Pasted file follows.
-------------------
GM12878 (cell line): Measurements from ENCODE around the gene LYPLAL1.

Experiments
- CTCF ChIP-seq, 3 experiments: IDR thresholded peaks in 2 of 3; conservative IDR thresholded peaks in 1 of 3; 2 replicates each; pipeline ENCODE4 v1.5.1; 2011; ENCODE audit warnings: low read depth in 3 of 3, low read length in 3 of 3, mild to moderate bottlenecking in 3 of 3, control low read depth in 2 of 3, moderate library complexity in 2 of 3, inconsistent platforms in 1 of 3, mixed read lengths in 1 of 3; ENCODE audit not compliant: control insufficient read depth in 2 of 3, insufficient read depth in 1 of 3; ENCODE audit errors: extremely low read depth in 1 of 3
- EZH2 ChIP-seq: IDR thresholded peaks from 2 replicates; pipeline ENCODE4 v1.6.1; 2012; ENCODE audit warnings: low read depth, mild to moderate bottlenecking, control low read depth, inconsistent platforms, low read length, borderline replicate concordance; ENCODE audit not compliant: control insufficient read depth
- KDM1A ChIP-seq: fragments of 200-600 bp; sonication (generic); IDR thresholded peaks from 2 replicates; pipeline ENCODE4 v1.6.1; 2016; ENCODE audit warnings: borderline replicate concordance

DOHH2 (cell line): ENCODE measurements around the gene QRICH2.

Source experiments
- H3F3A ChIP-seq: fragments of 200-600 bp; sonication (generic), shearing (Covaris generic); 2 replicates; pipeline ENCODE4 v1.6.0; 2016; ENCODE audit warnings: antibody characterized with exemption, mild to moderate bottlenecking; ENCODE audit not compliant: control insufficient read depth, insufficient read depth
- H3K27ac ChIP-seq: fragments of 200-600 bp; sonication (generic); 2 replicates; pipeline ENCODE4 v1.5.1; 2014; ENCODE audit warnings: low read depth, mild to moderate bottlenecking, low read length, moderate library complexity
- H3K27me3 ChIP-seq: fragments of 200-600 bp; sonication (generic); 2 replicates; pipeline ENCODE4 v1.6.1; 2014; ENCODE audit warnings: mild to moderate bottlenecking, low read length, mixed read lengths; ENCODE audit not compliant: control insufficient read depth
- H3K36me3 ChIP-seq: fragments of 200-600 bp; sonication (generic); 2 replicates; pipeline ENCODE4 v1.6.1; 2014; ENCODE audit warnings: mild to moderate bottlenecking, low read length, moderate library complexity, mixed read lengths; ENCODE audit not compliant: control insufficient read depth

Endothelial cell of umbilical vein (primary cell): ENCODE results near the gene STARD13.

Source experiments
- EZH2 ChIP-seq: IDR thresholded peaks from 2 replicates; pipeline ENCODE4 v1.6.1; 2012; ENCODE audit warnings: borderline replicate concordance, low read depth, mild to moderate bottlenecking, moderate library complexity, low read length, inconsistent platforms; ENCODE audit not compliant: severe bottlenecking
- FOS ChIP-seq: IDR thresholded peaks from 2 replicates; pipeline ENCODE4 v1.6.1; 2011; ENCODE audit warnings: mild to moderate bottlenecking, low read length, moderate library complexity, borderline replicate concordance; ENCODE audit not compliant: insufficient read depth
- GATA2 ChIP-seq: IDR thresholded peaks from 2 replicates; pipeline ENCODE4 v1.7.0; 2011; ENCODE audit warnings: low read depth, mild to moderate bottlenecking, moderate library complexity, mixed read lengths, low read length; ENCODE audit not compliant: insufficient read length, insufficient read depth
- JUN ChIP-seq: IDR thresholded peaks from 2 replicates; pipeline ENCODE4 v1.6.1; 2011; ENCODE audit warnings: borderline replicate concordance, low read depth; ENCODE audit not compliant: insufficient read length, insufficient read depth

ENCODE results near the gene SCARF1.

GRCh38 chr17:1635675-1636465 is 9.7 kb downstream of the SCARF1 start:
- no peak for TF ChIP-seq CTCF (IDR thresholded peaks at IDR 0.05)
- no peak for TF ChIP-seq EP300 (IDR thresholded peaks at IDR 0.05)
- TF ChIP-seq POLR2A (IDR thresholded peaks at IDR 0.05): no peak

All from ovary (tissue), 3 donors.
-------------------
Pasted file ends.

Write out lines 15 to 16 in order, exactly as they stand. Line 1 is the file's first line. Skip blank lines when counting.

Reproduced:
- FOS ChIP-seq: IDR thresholded peaks from 2 replicates; pipeline ENCODE4 v1.6.1; 2011; ENCODE audit warnings: mild to moderate bottlenecking, low read length, moderate library complexity, borderline replicate concordance; ENCODE audit not compliant: insufficient read depth
- GATA2 ChIP-seq: IDR thresholded peaks from 2 replicates; pipeline ENCODE4 v1.7.0; 2011; ENCODE audit warnings: low read depth, mild to moderate bottlenecking, moderate library complexity, mixed read lengths, low read length; ENCODE audit not compliant: insufficient read length, insufficient read depth